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Springs of Water in a Dry Land: Spiritual Survival for Catholic Women Today.

Through six essays written for different audiences, Weaver guides women's search for a meaningful spirituality in an often misogynistic Church. She articulates the questions but offers no pat solutions. Urging women to trust their experiences, to believe in their deepest desires, she reminds us that Christianity is not complete without woman's contributions. Not everyone will feel comfortable with this book. W.'s five groupings of Catholic women highlight something of the complexity and overlapping of current positions on spirituality, including that of Goddess feminism. The essays seem arranged in order of increasing challenge.

W. offers an excellent thumbnail sketch of Grail's history with its spiritually rich and politically responsive developments in recent years, including the introduction of neopaganism, holistic health, and ecofeminism in the 1980s. A radically redefined religious identity now measured by one's ability to reveal God's love for the world in concrete ways permits membership to be truly ecumenical. Chapter 5 provides superb analysis of Goddess religion since the 70s. Comments on key books, the ongoing debate between Rosemary Ruether and Carol Christ, basic distinctions between Christianity (historical basis) and neopaganism (utopian vision) and issues of symbolism make this a particularly valuable contribution for women who perhaps overlooked the challenge neopaganism would offer to historical religions in the 1990s.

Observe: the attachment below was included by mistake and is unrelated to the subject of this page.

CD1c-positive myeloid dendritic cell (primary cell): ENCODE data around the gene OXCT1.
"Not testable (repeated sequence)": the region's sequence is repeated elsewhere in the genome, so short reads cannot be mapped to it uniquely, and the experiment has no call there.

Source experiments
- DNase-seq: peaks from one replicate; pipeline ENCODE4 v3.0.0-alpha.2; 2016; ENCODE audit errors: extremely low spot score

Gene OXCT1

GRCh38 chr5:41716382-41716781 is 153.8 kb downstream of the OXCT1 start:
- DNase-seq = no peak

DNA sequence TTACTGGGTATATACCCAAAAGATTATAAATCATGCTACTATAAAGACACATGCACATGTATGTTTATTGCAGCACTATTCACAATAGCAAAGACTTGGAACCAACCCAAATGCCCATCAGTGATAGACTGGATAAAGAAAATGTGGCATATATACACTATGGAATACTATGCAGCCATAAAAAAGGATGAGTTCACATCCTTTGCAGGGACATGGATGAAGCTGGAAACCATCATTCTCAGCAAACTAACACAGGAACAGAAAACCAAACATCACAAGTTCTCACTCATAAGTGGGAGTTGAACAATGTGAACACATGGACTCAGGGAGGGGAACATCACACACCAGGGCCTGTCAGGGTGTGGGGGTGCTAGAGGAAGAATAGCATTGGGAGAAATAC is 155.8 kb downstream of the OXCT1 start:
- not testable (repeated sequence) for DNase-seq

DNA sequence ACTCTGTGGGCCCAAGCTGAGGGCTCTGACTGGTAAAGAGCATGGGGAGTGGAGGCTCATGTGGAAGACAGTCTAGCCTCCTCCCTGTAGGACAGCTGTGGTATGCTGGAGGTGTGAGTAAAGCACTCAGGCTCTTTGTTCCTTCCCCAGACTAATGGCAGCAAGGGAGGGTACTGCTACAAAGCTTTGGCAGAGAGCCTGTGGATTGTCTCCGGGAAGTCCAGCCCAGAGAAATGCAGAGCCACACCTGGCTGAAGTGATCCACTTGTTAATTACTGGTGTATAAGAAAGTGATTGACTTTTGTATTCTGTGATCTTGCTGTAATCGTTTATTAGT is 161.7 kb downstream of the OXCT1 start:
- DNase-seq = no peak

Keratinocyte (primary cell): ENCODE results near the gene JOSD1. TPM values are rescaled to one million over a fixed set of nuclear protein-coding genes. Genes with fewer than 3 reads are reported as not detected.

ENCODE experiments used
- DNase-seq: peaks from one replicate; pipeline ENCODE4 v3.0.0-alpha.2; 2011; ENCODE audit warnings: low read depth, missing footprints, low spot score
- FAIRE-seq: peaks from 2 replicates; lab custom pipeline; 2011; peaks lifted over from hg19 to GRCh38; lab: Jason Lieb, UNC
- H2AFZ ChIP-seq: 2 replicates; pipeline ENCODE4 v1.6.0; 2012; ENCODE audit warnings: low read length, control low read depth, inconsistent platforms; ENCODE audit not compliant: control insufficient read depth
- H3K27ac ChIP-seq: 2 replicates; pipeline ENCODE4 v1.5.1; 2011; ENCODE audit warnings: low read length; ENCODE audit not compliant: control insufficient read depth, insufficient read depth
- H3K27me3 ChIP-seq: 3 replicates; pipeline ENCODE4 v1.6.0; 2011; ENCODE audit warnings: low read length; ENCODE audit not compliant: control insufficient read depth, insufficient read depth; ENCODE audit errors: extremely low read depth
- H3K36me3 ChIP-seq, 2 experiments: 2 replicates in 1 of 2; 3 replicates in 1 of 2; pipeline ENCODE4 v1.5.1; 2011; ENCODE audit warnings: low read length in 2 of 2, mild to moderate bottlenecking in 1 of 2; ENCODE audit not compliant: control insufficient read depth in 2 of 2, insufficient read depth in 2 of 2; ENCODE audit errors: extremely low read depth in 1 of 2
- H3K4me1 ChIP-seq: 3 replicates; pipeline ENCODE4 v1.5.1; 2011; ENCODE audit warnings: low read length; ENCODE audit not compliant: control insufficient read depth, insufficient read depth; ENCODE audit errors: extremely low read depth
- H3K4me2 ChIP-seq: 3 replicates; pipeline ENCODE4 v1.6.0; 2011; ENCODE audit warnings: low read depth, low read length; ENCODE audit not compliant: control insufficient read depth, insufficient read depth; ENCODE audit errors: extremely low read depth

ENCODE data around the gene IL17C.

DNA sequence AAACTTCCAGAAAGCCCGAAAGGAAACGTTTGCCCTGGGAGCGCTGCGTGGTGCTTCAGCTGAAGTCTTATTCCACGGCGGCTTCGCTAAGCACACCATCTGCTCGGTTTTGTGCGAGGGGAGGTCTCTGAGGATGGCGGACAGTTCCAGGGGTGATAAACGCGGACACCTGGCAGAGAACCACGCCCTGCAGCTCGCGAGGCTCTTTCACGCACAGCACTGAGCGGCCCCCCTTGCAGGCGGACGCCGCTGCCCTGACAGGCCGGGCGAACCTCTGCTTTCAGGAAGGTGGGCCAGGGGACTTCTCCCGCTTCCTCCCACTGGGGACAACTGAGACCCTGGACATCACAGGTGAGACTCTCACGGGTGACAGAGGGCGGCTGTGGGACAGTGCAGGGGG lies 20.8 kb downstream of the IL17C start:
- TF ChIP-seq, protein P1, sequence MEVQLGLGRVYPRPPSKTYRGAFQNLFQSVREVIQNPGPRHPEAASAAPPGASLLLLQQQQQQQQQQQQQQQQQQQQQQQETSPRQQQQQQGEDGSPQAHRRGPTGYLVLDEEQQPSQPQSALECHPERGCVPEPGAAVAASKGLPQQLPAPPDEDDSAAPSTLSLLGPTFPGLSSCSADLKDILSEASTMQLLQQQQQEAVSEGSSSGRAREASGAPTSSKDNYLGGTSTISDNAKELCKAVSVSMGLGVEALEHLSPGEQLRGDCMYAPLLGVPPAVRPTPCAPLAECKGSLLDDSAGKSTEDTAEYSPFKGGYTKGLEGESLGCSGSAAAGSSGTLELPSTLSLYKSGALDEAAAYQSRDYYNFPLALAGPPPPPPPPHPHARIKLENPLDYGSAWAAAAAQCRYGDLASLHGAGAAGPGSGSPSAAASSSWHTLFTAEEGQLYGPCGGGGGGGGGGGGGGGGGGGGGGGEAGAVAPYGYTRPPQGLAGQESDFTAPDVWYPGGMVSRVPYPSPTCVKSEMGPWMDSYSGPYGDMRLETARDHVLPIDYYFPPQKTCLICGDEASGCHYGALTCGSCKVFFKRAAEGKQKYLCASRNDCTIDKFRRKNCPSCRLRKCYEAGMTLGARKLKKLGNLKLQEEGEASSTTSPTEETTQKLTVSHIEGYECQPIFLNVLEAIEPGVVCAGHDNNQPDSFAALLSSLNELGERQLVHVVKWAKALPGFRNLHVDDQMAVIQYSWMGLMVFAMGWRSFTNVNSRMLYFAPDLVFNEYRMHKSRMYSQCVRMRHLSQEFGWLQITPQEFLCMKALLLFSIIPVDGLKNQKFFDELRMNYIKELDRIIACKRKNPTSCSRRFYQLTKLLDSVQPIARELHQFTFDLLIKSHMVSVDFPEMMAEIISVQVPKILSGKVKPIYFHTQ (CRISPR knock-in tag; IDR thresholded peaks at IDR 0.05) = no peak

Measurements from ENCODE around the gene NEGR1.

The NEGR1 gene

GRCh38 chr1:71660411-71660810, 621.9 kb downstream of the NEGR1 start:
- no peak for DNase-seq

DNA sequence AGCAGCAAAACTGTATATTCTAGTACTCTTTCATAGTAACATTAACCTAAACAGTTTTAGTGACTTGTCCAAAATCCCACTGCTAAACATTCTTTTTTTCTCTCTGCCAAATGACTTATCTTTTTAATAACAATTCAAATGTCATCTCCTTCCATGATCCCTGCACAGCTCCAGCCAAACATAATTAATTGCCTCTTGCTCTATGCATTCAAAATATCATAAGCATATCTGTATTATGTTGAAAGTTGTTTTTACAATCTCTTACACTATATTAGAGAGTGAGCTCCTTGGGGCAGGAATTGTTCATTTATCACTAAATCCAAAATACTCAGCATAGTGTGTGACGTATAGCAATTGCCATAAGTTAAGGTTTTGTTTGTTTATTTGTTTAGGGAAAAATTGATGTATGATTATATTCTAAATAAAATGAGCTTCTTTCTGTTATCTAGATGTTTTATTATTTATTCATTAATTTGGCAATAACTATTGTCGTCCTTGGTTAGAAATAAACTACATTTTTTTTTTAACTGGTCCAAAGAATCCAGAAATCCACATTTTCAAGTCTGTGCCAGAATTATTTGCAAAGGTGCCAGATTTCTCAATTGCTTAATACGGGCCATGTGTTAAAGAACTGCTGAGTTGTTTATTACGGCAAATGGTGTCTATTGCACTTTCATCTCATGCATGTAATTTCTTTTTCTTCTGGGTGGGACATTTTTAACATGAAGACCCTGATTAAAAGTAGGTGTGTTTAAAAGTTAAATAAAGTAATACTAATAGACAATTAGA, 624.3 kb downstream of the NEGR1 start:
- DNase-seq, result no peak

The tenth anniversary of the Women's Ordination Conference raised issues of power, sacramental and other. W. challenges us to unmask the distortions, to call the Church to the accountability of prophetic messianism, to engage in daring actions--in short, to refuse to shore up the patriarchal Church. Despite repeated challenges to what might be called "orthodoxy," W. still believes one can be both Roman Catholic and feminist. A feminist spirituality invites us to make faith explicit in life. I particularly liked her idea of tithing our time, and giving it to someone who needs it.

This is not a "how-to" book but a guide to survival offering spiritual catch-up for the academic or curious reader and practical suggestions for a feminist spirituality for those who yearn for something more.
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Author:Quitslund, Sonya A.
Publication:Theological Studies
Article Type:Book Review
Date:Sep 1, 1993
Words:339
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